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I have two files containing C code which I wish to compare. I'm looking for a utility which will construct a syntax tree for each file, and compare the syntax trees, instead of merely comparing the text of the files. This way minor differences in formatting and style will be ignored. It would be nice to even be able to tell the comparison tool to ignore differences such as variable names, etc.

Correct me if I'm wrong, but diff doesn't have this capability. I'm a Ubuntu user. Thanks!

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Is this homework plagiarism detection? Lots of packages for that if that's what you're looking for. –  Ben Jackson Nov 7 '10 at 5:29
You can get partway there by normalizing the format of the input, then diffing. The indent utility is great for that. I can't give you a list of options off the top of my head, but it can swallow up blank lines, standardize brace format and spacing, and so on. Variable names are going to be a lot trickier. –  Jefromi Nov 7 '10 at 5:33
I suppose it could be used for that purpose, but I'm actually going to be using it to compare two files which I wrote. Would you mind posting the names of any plagiarism detection utilities with which you're familiar? Perhaps they could be of help to me. Thanks! –  Corey Jeffco Nov 7 '10 at 5:33
This might help. drdobbs.com/… –  Faheem Nov 7 '10 at 5:40

2 Answers 2

Our SD Smart Differencer does exactly what you want. It uses compiler-quality parsers to read source code and build ASTs for two files you select. It then compares the trees guided by the syntax, so it doesn't get confused by whitespace, layout or comments. Because it normalize the values of constants, it doesn't get confused by change of radix or how you expressed escape sequences!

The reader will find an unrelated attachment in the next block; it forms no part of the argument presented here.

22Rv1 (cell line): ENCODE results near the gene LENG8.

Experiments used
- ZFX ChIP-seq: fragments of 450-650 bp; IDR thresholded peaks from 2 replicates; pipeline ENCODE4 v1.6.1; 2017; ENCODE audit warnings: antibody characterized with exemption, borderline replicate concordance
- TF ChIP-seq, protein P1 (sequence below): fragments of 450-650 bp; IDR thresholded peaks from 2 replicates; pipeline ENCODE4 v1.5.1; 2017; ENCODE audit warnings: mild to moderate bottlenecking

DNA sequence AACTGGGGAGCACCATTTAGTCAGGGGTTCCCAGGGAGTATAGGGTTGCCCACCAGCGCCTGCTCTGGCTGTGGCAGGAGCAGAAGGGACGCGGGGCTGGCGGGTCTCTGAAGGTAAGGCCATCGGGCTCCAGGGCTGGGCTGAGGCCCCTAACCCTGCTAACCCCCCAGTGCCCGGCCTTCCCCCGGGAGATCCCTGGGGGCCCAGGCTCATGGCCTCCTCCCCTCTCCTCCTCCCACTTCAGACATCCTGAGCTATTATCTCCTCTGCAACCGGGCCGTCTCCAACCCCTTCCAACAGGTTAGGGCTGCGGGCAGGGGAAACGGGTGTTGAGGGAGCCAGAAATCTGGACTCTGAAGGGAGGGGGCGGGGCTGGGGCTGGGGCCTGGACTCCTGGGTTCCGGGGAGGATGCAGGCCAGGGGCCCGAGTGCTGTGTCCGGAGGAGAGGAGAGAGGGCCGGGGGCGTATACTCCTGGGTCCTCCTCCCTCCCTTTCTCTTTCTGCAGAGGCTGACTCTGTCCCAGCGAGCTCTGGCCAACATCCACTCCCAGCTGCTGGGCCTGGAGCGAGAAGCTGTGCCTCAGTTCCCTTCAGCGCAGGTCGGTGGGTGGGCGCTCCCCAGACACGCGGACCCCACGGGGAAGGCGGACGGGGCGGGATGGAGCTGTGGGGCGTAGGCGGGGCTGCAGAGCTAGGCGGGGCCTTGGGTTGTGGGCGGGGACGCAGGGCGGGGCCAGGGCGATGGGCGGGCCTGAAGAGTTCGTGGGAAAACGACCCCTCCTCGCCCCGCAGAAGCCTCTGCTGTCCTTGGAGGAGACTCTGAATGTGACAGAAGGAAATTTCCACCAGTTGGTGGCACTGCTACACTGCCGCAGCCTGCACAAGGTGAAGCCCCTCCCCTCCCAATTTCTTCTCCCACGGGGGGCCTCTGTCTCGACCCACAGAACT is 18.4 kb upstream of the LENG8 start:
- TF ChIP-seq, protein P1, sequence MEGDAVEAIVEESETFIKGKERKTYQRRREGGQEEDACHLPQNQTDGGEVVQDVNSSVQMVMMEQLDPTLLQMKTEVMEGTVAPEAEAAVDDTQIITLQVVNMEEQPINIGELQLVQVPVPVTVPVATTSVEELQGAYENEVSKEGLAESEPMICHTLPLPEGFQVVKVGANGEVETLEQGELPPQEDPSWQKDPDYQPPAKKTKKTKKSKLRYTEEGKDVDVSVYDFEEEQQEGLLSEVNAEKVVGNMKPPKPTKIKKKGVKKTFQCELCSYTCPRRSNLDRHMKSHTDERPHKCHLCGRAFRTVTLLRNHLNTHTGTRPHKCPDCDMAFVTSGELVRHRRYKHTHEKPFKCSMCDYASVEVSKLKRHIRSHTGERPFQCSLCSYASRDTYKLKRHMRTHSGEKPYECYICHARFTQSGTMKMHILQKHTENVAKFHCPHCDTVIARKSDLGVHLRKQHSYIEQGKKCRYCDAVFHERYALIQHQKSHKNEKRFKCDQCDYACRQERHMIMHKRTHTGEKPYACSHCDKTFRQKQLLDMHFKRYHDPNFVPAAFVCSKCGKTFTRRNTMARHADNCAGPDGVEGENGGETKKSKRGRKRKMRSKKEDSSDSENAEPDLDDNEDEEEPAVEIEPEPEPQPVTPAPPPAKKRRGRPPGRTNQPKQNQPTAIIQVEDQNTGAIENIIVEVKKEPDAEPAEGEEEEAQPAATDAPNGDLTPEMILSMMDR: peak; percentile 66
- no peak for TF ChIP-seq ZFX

The deltas are reported at the level of the langauge constructs (variable, expression, statement, declaration, function, ...) in terms of programmer intent (delete, insert, copy, move) complete with determining that an identifier has been renamed consistently throughout a changed block.

The SmartDifferencer has versions available for C (in a number of dialects; if you compiler-accurate parse, the langauge dialect matters) was well as for C++, Java, C#, JavaScript, COBOL, Python and many other langauges.

If you want to understand how a set of files are related to one another, our SD CloneDR will accept a very large set of files, and tell you what they have in common. It finds code that has been copy-paste-edited across the entire set. You don't have to tell it what to look for; it finds it automatically. Using ASTs (as above), it isn't fooled by whitespace changes or renames of identifiers. There's a bunch of sample clone detection reports for various languages at the web site.

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There is a program called codeCompare from devart (http://www.devart.com/codecompare/benefits.html#cc) that includes the following feature (I know it is not exactly what you asked for but probably it can be used for that).

The feature is called "Structure Comparison"

This functionality allows you to compare different file revision by the presense of the structure blocks (classes, fields, methods). At that different versions of the same file are compared independently from their destination.

Structure comparison can be applied to the following languages:

  • C#
  • C++
  • Visual Basic
  • JavaScript

(I know it does not include C, but maybe with the C++ version you can solve the problem)

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